From its original introduction at the New York World’s Fair in April of 1964, the Ford Mustang was one of the great success stories of the Motor City, with more than one million cars sold in the first 18 months. But in the following years, as the trend-setting design grew bigger, fatter, and more luxurious, its sales volume steadily slipped away as well. By 1973, the Mustang was now almost intermediate in size, and meanwhile, sales slipped to around 135,000 units. The pony car was no longer earning its place in the Ford lineup.
Ford executive Lee Iacocca, often called the father of the Mustang, observed that Mustang buyers had not abandoned the Mustang, but rather, the Ford Motor Company had abandoned them. For the 1974 model year, it was time for a reset. The economy was slowing and fuel prices were rising. The Mustang would be returned to its small-car roots.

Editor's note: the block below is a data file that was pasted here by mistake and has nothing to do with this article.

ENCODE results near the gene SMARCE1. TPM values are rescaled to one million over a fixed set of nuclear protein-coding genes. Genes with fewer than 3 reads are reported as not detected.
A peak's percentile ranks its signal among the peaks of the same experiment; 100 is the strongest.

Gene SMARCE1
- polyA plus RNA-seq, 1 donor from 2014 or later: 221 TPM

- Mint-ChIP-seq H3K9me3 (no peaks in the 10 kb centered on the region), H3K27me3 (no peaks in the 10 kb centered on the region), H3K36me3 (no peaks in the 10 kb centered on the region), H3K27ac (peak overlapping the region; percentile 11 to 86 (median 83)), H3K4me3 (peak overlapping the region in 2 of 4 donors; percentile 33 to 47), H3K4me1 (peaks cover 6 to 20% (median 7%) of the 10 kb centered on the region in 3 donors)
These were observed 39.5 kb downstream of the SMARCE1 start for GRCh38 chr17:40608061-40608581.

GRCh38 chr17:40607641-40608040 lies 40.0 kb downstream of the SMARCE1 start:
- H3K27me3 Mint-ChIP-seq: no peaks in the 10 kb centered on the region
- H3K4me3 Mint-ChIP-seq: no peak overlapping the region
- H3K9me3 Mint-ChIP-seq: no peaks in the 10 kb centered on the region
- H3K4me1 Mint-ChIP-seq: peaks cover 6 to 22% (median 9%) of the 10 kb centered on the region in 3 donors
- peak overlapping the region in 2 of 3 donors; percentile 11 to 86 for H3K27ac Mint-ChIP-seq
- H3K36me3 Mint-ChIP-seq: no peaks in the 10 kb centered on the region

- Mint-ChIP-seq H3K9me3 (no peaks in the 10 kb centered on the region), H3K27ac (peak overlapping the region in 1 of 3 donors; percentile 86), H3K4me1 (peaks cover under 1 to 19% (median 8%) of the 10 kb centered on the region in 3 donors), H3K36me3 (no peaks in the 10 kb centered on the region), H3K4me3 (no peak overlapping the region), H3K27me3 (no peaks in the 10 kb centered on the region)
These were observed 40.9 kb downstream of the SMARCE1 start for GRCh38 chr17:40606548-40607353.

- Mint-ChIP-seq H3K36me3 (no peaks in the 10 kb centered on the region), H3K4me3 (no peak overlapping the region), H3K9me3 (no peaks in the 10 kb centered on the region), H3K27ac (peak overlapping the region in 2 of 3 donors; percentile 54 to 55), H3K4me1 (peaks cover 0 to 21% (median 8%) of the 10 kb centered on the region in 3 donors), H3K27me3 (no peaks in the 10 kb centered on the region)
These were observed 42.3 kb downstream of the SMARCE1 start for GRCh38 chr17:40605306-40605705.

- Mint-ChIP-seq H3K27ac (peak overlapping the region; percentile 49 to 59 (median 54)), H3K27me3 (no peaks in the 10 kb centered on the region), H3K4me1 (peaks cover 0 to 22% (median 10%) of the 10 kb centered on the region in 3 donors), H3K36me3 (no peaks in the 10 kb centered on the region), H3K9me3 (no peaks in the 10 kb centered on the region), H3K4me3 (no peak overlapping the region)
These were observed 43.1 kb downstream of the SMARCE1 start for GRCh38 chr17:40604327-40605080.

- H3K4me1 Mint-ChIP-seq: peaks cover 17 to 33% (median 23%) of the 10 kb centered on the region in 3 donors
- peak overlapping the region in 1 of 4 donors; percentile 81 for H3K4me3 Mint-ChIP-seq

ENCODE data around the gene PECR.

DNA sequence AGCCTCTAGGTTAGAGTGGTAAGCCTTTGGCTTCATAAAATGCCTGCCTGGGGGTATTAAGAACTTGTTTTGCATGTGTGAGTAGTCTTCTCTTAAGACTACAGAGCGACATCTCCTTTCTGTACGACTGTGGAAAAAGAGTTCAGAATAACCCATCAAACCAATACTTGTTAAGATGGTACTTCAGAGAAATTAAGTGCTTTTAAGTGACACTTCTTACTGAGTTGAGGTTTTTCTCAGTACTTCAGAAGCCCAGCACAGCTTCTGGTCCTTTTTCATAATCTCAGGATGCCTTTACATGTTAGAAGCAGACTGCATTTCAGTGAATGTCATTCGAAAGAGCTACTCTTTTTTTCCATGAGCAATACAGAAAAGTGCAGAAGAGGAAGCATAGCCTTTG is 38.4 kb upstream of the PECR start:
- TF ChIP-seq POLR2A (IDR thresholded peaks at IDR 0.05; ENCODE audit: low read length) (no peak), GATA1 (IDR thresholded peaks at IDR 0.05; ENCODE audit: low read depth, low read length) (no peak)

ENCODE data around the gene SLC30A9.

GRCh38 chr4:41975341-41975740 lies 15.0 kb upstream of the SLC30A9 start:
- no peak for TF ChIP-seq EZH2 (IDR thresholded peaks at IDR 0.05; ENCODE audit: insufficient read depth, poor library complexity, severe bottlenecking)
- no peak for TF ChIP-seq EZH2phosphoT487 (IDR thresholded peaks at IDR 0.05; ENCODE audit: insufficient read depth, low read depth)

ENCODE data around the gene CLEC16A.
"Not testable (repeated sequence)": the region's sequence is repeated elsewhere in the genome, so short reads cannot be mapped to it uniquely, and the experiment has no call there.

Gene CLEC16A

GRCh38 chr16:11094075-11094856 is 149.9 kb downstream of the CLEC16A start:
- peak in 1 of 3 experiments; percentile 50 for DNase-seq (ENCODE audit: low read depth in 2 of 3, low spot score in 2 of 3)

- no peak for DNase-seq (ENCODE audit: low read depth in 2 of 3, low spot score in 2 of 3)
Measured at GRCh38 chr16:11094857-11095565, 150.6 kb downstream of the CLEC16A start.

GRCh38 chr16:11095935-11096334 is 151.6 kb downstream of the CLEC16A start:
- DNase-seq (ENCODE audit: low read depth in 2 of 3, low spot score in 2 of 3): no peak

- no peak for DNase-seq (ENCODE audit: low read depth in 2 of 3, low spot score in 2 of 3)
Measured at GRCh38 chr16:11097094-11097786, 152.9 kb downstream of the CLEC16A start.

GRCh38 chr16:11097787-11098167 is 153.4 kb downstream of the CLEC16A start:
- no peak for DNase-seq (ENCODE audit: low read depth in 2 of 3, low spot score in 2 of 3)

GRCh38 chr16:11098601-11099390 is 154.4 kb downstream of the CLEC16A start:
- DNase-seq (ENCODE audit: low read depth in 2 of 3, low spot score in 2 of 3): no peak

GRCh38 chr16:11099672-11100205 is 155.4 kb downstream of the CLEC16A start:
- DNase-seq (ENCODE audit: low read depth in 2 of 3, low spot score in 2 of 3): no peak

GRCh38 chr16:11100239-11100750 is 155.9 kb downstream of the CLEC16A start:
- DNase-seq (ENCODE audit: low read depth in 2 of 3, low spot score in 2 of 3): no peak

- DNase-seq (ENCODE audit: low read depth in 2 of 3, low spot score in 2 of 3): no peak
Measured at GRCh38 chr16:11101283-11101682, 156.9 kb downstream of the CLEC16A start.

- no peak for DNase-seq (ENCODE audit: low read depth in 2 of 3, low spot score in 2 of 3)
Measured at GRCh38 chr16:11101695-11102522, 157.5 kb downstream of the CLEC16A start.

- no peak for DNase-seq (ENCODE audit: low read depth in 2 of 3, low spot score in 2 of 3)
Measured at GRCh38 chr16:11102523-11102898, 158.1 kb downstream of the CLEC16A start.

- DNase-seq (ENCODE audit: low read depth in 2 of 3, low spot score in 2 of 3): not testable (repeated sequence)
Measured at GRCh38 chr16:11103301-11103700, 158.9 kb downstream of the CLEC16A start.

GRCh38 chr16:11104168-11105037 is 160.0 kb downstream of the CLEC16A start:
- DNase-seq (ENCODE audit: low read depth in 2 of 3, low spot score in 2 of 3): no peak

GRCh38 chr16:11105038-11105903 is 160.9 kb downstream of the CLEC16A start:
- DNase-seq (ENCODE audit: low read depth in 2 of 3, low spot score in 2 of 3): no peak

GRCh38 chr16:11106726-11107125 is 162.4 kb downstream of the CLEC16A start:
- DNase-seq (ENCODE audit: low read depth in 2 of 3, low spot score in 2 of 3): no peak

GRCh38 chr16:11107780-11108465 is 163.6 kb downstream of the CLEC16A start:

More than a foot shorter than the ’73 Mustang and rolling on a 96.2-inch wheelbase, the Mustang II was loosely based on Ford’s Pinto subcompact platform, although Iacocca was quick to insist that the two cars actually shared few components. Among other key changes, the Mustang II used an independent front subframe (labeled the “toilet seat” by Ford engineers) to isolate the cabin from drivetrain noise. Engine choices the first year were limited to a 2.4-liter four with 85 horsepower and a German-built 2.8-liter V6 good for 105 hp. From ’75 on, a 5.0-liter V8 was available, but with just 122 hp, later bumped to 138 hp.
While it wasn’t a real performance car by any stretch of the imagination, the Mustang II proved to be the right car for the times. Iacocca and crew had found the sweet spot in price, style, and packaging for the Mustang buyer of the ’70s. Sales zoomed up to nearly 386,000 units for 1974, a level the Mustang hadn’t seen since 1967—and hasn’t matched since. There would be four more generations of the Ford Mustang, and they all owe their existence to the 1974-78 Mustang II.